Of course you get a bonus for artistic impression, as you smear the entrails of an innocent pedestrian across the highway. Of course you do, why wouldn’t you? That’s what racing is about isn’t it?
As a kid growing up in the UK, we never had access to the uncensored original 1997 version of Carmageddon. Instead of fragile screaming pedestrians to run over in your spike encrusted vehicle of death, we had gloopy green blooded zombies. The game had garnered a bit of controversy before release and would only be given a certificate if all the blood was removed. The fact that back then games didn’t even need a certificate to go on sale didn’t seem to matter, developers Stainless Games had asked for one and were denied it. Blood or no blood, it was still enormously satisfying to plow through a bewildered crowd, locking the car in to a tight handbrake turn and broadsiding them for a multi-combo. The question is whether it still holds up today? Now that the novelty has worn off and games have progressed so far since the late nineties, does Carmageddon have what it takes to make an impact on your precious gaming time? (Spoiler Alert: it does.)
I have been a fan of baseball ever since I was a kid. Fell head over heels with St. Louis Cardinals’ brand of baseball. Followed the game through the internet and I have been fond of the players from Mark McGwire and Darryl Kile to Albert Pujols and Chris Carpenter. I once wore number 57 in one of the basketball summer leagues here in our village as a tribute to Kile who died that year. I also played various baseball video games from text-based simulation on the desktop (Out of the Park Baseball) or via console (MLB: The Show). That’s why I was happy to see a baseball game – Baseball Hero – on the Top New Free section on Google’s Play Store. That cloud nine feeling easily faded as soon as I play the Android game.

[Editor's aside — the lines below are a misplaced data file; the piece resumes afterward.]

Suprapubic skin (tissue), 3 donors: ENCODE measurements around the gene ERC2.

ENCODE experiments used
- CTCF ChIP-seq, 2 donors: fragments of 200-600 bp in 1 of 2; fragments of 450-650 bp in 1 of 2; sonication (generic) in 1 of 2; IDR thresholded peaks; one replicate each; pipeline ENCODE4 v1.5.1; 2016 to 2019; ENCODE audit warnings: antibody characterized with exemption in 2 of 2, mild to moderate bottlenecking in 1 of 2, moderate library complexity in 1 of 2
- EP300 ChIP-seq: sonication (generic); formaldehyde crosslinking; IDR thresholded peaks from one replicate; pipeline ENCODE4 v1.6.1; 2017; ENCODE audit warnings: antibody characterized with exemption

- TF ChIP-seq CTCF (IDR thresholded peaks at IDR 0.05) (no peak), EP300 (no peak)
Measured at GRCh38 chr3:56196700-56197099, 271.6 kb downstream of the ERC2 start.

Baseball Hero features 3 distinct game modes; quick play, career and practice. The quick play mode lives up to its name as it allows you to play a quick three innings without having to worry about your roster. This could also serve as your guide on how to use the controls. During career mode, you’ll also play the same number of innings. After each game, you’ll get coins depending on the result on the field. Get the W and you’ll collect more in-game currencies. You can use the coins to increase your team’s abilities like power, contact and speed. It can also be used to avail of various boosts in your next game like upgrade the contact, speed or power, increase the likelihood of Quick Time Events (QTE), add more chance of hitting in the game, score one more point for hitting a homerun and a coin doubler. Finally, in practice mode you could run-through hitting drills to improve your timing.
When given this game to preview (yes, it’s not out yet), I didn’t really know what to expect out of it; I hadn’t heard of one of the company’s behind this game (Open-Reset), nor had this title even been on my radar of games I had been anticipating. Open-Reset’s website doesn’t even have much on this title either, just some rendering they had done for the likes of Doom 3 and other various imagery and video. As a reviewer, there’s always a sense of fear when getting a new IP, especially when it wasn’t a buzzed game, as you’re never quite sure what you could be getting, though the other company behind this game, Kerosene, did give us the wonderful game, Bladeslinger. Boy, was I glad to discover 5 minutes in, I didn’t have much to worry about. While we were given a beta version of the game, we were told this is pretty close to what the final build will be. If the beta was this good, I’m stoked to see what the final game will bring us.